When it was over, when the comeback was complete, the star player and veteran coach locked eyes for a moment.
The player — Gabby Rones — waved at John Langston, the taskmaster of a program that in several short seasons has burst onto the scene as something of a girls basketball trendsetter.
With Rones doing her thing, which is to say a bit of everything, and with Langston extolling calm amid any chaos, West Campus High School three-peated as Sac-Joaquin Section Division IV champion Friday afternoon at Golden 1 Center, rallying to beat Union Mine 49-45 in overtime.
Battle tested with a statewide schedule, the Warriors (15-14) of the Sacramento Unified School District trailed until the late stages of regulation, a credit to the length and tenacity of upstart Union Mine of El Dorado.
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Rones never stressed it, and neither did the old coach. Their poise carried over to the team, a stark contrast to fans and family that were flabbergasted calls didn’t go their way.
Rones is a third-year starting guard, just a junior, whose pedigree includes two CIF State championships. She’s a heady ball handler, an alert passer, a deadly shooter close and from distance, and a fierce defender.
In short, the 5-foot-4 Rones is a complete player, scoring a game-high 27 points. Among her efforts were a 3-pointer to tie it at 41-41 with just over a moment to play in regulation, and a 3 for the lead for good with 1:27 left.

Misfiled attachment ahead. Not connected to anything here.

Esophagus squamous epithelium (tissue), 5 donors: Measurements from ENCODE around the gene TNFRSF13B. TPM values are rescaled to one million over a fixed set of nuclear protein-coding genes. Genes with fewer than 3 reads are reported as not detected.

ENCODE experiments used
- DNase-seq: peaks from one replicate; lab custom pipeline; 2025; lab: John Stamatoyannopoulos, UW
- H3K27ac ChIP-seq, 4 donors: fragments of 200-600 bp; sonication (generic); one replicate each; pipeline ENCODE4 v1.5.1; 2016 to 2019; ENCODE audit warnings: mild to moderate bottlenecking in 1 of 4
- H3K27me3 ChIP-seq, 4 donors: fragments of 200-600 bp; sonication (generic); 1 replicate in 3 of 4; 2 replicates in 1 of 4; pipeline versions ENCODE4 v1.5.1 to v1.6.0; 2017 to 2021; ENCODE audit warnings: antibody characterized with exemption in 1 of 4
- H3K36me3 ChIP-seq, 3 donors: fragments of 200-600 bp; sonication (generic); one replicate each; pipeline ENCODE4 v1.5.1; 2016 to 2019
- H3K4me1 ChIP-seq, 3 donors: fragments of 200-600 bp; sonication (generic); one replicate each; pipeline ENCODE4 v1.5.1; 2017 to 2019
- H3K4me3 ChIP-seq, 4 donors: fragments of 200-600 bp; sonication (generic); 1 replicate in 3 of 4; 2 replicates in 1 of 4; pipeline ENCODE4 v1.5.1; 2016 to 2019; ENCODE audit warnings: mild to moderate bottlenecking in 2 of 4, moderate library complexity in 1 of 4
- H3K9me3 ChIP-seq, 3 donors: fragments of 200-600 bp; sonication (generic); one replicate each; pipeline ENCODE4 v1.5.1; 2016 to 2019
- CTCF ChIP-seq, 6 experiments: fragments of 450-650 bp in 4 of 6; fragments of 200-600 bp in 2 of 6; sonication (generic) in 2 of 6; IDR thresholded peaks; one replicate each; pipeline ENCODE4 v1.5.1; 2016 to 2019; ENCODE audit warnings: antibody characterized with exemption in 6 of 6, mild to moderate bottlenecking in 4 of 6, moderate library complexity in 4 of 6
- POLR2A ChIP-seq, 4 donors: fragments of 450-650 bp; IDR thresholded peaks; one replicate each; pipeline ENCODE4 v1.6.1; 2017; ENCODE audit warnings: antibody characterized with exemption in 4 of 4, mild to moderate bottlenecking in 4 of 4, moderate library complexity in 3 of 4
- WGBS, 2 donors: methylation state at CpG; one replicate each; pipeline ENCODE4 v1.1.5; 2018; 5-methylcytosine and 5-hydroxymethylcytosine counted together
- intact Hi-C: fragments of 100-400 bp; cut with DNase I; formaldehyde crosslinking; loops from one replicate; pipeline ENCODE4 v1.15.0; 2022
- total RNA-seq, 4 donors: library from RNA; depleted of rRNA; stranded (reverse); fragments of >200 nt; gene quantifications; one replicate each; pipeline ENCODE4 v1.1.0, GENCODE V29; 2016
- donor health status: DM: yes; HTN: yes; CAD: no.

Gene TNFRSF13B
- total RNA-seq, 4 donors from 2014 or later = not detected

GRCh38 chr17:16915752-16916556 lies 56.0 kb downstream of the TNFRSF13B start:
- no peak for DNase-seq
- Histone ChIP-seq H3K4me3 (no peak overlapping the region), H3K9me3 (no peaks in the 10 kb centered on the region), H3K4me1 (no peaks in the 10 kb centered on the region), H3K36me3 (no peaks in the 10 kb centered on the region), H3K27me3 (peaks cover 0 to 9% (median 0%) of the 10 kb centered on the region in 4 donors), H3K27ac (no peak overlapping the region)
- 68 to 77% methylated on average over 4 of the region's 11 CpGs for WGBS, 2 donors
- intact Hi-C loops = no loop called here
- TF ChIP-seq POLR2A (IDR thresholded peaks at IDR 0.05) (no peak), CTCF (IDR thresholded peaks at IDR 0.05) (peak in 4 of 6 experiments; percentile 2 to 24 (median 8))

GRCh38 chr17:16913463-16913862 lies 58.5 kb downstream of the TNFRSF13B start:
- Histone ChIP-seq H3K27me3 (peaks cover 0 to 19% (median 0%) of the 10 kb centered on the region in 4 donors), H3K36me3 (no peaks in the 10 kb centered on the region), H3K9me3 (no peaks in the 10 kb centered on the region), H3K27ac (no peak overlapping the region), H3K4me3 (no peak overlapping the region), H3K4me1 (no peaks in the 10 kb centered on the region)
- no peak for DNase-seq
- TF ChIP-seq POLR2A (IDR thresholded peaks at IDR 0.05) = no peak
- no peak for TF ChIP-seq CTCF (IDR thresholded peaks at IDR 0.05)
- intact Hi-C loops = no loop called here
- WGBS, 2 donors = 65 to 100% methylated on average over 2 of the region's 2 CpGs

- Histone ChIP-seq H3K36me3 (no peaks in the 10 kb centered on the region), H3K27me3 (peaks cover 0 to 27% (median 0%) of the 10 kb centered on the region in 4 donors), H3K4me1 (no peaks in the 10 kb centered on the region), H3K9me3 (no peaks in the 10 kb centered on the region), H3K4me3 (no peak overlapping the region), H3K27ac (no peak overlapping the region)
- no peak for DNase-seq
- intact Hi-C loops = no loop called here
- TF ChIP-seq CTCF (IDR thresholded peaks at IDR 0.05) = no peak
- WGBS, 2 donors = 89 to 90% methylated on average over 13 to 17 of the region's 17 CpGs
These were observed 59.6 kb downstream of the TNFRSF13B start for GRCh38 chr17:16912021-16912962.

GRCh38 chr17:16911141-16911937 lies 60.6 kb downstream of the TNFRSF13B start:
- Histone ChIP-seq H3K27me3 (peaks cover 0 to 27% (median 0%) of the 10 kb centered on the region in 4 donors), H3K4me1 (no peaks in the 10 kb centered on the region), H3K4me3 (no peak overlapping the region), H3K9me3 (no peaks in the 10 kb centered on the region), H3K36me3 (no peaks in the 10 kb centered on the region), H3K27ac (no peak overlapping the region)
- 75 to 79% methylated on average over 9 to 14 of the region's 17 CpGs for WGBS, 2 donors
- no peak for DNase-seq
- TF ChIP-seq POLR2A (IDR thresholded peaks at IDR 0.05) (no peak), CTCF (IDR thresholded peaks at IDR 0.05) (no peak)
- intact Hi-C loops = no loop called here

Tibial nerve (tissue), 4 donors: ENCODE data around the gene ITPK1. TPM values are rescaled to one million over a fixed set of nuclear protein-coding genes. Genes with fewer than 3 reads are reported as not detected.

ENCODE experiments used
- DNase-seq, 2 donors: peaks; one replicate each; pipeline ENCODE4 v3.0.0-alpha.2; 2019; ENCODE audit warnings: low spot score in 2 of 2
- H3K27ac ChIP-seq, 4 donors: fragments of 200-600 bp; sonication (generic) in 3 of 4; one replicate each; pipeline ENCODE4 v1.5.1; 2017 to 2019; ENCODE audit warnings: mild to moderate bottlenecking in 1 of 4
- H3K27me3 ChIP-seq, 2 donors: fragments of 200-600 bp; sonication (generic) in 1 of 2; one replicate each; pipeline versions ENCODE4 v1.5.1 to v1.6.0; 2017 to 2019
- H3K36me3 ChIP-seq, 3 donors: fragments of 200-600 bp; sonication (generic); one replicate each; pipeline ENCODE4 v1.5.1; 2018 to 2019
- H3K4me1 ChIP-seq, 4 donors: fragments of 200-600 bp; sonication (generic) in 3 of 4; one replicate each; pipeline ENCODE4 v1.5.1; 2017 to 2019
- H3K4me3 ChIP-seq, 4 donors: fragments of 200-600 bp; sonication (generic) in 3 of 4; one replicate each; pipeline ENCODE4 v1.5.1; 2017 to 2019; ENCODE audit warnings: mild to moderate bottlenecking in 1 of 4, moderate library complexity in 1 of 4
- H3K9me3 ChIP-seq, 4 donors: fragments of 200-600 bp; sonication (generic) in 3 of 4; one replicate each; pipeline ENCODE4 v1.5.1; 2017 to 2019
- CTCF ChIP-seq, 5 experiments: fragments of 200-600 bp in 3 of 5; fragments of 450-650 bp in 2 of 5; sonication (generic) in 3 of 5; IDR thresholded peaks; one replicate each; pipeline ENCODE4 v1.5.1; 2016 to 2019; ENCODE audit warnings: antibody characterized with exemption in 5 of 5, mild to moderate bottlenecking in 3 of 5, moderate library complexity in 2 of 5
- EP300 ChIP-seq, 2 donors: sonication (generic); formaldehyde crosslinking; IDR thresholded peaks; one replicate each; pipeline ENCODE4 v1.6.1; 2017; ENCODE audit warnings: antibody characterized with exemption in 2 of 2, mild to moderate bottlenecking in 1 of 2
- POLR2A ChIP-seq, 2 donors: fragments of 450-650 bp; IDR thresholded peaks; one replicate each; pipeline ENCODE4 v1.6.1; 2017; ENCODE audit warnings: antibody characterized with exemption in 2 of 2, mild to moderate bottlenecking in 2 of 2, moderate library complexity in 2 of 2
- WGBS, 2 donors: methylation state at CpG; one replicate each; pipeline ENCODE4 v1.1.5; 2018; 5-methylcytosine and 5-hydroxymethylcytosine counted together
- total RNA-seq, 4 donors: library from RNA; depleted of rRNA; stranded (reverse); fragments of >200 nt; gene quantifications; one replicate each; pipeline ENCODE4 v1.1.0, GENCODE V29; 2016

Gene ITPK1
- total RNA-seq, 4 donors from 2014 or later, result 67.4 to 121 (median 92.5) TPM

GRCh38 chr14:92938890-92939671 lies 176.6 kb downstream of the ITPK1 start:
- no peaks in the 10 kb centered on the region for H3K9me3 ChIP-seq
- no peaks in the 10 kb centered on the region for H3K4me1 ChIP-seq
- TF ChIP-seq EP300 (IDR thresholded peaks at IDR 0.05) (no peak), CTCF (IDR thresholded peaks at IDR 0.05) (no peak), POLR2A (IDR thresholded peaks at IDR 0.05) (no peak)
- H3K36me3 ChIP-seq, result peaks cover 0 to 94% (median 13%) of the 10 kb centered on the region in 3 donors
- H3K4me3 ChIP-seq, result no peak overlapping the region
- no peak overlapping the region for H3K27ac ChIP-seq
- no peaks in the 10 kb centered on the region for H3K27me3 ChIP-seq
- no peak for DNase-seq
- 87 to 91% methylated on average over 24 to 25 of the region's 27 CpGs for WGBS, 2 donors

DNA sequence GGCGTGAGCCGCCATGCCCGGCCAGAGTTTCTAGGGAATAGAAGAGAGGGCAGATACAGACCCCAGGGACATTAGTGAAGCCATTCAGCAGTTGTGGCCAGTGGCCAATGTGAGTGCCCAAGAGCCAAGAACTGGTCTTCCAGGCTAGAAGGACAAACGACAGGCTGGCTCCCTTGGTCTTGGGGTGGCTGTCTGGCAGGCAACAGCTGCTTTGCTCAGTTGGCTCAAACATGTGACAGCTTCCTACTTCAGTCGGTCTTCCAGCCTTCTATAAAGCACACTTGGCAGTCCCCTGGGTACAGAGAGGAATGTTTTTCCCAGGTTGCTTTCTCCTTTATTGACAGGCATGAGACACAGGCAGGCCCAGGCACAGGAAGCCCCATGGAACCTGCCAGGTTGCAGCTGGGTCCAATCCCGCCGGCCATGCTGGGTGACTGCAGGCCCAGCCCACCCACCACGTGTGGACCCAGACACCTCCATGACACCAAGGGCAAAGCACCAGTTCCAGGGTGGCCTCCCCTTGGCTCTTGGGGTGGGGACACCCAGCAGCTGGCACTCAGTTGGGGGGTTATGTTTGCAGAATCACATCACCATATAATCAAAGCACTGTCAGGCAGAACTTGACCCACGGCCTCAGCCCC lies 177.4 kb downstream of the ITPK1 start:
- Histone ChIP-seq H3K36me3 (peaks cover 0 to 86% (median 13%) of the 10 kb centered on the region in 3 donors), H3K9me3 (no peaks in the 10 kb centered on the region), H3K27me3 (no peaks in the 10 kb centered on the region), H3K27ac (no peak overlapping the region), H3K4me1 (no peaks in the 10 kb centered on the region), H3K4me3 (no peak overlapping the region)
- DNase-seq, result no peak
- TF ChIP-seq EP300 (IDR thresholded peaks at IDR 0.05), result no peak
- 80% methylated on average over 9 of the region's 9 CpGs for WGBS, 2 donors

While everyone else seemed to be tiring, Rones found an extra gear.
“I ride her,” Langston said of Rones’ work load. “She never rests. She’s been here. I expect her to do more than she already does. We ride on her shoulders and just keep going.”
Rones is not a one-person team, however. The West Campus support crew may not be the biggest in the section, but it’s as tough and versatile as you’ll find.
Simone Johnson had eight points and 12 rebounds for West Campus, Rashida Myers had seven and five, Juliana Edinburgh had five and five, and Nesi Finau provided three blocked shots and five rebounds.
Key reserves included Francis Doherty, Dominique Montgomery and Alexis Terrell.
“Star players are nothing without support,” said Langston, a big man and a big-picture thinker in hoops and life. “What the other girls do is amazing. Stars are stars, but a team is a team, and we have a team.”
A team with a star.
West Campus doesn’t impose fear with big bodies. This is one short outfit, without any 6-footers.
“We’re shorter than everyone we play,” Langston said. “We have to swarm like bees on defense, and we do. We don’t think we’re ever out of a game as long as we play our kind of defense. Defense will always carry us.
“We started something nine years ago here, and the girls are relentless. They’ve worked so hard, and here we are — we’re back.”
Rones says little in game and little after, though her broad grins spoke of her glee.
“We expected to be here, to do this,” Rones said.
Of Langston, she said, “He’s our dad out here. We want to make him proud. We work so hard for him and for us.”
A stellar student like many of her teammates, Rones said a Friday afternoon of hoops at an NBA venue was a “great” excuse to get out of school. But there’s more work to do.
“We want more three-peats,” she said in reference to NorCal and CIF State banners. NorCal play starts Tuesday.
Union Mine (20-8) will be in that mix, as all section finalists advance.
The Diamondbacks were coming off a 39-31 upset of top-seeded Colfax. Union Mine on Friday was led by Ali McDonald with 17 points and 11 rebounds and Carley Zaragoza with 17 points and 19 rebounds.
This was Union Mine’s first trip to a section final, a far cry for a school that labored through 15 consecutive losing seasons when it opened, a streak that ended in 2012-13.